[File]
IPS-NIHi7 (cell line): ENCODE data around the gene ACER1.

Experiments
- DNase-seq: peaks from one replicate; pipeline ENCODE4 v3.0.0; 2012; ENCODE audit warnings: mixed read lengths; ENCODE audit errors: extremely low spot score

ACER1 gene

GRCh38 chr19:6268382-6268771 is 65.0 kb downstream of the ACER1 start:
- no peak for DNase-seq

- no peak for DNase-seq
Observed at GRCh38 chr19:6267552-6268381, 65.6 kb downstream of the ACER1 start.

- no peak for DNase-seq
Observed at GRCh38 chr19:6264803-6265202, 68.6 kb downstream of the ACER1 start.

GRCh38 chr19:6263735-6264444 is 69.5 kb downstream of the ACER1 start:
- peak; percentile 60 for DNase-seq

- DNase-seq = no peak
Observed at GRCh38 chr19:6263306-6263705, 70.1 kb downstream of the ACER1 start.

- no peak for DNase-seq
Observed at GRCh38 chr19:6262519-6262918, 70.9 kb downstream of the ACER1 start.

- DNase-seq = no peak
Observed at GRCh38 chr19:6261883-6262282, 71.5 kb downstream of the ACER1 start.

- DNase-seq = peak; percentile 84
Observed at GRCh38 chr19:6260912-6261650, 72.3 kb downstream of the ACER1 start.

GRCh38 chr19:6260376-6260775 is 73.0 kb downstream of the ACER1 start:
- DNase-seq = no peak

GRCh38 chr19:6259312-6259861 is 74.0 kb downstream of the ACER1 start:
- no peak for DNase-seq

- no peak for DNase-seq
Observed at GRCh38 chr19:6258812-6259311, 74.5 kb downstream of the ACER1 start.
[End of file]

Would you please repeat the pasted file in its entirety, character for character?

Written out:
IPS-NIHi7 (cell line): ENCODE data around the gene ACER1.

Experiments
- DNase-seq: peaks from one replicate; pipeline ENCODE4 v3.0.0; 2012; ENCODE audit warnings: mixed read lengths; ENCODE audit errors: extremely low spot score

ACER1 gene

GRCh38 chr19:6268382-6268771 is 65.0 kb downstream of the ACER1 start:
- no peak for DNase-seq

- no peak for DNase-seq
Observed at GRCh38 chr19:6267552-6268381, 65.6 kb downstream of the ACER1 start.

- no peak for DNase-seq
Observed at GRCh38 chr19:6264803-6265202, 68.6 kb downstream of the ACER1 start.

GRCh38 chr19:6263735-6264444 is 69.5 kb downstream of the ACER1 start:
- peak; percentile 60 for DNase-seq

- DNase-seq = no peak
Observed at GRCh38 chr19:6263306-6263705, 70.1 kb downstream of the ACER1 start.

- no peak for DNase-seq
Observed at GRCh38 chr19:6262519-6262918, 70.9 kb downstream of the ACER1 start.

- DNase-seq = no peak
Observed at GRCh38 chr19:6261883-6262282, 71.5 kb downstream of the ACER1 start.

- DNase-seq = peak; percentile 84
Observed at GRCh38 chr19:6260912-6261650, 72.3 kb downstream of the ACER1 start.

GRCh38 chr19:6260376-6260775 is 73.0 kb downstream of the ACER1 start:
- DNase-seq = no peak

GRCh38 chr19:6259312-6259861 is 74.0 kb downstream of the ACER1 start:
- no peak for DNase-seq

- no peak for DNase-seq
Observed at GRCh38 chr19:6258812-6259311, 74.5 kb downstream of the ACER1 start.